The Greek Film Archive, a non-profit organization contributing to the collection, conservation and promotion of Greece’s film heritage, this month is holding online screenings from a selection of rare feature films.
Dating back to the 1920s and 30s, these films have been recovered and restored using digital technology and are part of the organization’s archive.
Amid the coronavirus pandemic, the Greek Film Archive has decided to present them for the first time online through its website at www.tainiothiki.gr.
According to an announcement by the organization, the films were selected based on their historic value and show the evolution of Greece’s film heritage as well as the changes the country has undergone through the years.
Through the screenings, the audience will have the opportunity to learn more about the production of the films, their creators and the restoration process.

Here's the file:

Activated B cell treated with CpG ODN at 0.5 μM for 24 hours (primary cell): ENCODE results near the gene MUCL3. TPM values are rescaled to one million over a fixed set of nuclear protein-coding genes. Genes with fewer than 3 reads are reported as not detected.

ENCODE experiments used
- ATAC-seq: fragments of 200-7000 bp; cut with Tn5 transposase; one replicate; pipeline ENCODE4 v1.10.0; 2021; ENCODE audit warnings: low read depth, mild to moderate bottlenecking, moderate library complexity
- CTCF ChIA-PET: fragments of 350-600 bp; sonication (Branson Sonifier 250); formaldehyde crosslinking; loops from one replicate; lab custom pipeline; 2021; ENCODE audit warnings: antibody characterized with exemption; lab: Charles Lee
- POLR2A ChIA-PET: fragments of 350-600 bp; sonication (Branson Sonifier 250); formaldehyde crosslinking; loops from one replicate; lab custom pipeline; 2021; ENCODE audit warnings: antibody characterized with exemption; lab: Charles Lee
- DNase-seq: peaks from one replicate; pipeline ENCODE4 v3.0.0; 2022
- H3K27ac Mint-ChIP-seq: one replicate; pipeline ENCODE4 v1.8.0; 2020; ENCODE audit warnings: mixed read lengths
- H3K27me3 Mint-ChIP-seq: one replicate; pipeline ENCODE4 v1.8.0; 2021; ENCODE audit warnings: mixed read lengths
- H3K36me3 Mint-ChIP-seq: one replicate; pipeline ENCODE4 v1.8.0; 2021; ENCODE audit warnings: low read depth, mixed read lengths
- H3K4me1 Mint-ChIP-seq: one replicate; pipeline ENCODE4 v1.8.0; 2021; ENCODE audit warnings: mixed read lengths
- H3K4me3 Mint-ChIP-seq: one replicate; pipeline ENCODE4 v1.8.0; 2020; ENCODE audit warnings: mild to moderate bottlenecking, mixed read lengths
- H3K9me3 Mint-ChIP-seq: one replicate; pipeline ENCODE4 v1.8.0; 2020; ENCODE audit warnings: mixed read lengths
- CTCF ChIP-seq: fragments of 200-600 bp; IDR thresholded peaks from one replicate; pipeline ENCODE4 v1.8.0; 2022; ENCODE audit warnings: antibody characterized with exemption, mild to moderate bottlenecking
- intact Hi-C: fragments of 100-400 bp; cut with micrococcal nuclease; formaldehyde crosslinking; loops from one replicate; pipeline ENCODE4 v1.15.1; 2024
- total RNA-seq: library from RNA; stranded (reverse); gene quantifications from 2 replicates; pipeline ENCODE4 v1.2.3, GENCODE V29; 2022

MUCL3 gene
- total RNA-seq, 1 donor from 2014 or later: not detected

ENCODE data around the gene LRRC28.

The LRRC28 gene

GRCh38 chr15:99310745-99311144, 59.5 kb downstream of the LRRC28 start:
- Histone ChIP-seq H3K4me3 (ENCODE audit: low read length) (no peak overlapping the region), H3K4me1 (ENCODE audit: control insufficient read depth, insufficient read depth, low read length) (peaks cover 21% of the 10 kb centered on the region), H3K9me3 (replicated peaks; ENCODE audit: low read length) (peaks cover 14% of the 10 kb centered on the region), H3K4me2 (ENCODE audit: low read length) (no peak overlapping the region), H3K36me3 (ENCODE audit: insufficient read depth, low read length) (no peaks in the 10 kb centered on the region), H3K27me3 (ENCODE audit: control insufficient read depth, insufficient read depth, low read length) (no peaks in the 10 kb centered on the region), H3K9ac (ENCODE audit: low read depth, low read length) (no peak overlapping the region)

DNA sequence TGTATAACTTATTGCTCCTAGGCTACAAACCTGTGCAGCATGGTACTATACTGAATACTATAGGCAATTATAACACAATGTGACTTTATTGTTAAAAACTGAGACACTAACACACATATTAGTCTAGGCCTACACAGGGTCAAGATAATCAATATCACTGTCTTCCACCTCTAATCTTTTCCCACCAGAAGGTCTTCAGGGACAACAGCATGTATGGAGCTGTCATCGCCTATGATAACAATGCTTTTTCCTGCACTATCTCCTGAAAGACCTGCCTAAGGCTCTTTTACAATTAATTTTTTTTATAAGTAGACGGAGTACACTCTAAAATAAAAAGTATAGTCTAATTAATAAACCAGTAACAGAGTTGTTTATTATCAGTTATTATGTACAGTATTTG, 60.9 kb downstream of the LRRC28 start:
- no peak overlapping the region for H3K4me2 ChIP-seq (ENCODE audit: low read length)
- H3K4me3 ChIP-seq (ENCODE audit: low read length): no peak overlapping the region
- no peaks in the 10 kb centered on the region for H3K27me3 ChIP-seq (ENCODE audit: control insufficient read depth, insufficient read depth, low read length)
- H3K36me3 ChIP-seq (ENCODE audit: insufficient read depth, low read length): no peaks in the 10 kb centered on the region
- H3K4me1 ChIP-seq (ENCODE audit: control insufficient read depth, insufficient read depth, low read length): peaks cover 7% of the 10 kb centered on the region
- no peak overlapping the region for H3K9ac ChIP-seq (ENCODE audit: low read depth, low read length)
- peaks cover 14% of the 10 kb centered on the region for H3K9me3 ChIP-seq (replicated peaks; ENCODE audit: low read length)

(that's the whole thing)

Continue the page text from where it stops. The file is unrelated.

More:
The initiative was launched earlier this month with the screening of the 1964 feature film “The Wheel”, by Theodoros Adamopoulos, and “The Adventures of Villar”, one of the oldest surviving Greek narrative fiction films (1924) created by Joseph Hepp.
The Archive has also scheduled the screening of the following silent and early sound films:
- April 11: “Astero” by Dimitris Gaziadis (1929) with French subtitles,
- April 14: “The Magician of Athens” by Ahilleas Madras (1931),
- April 17: “True Love” by Dimitris Tsakiris (1932),
- April 20: “Social Decay” by Stelios Tatasopoulos (1932) with English subtitles.
Screenings start at 8pm.
Once a film premiers online, it will be available at the Greek Film Archive’s webpage for 72 hours.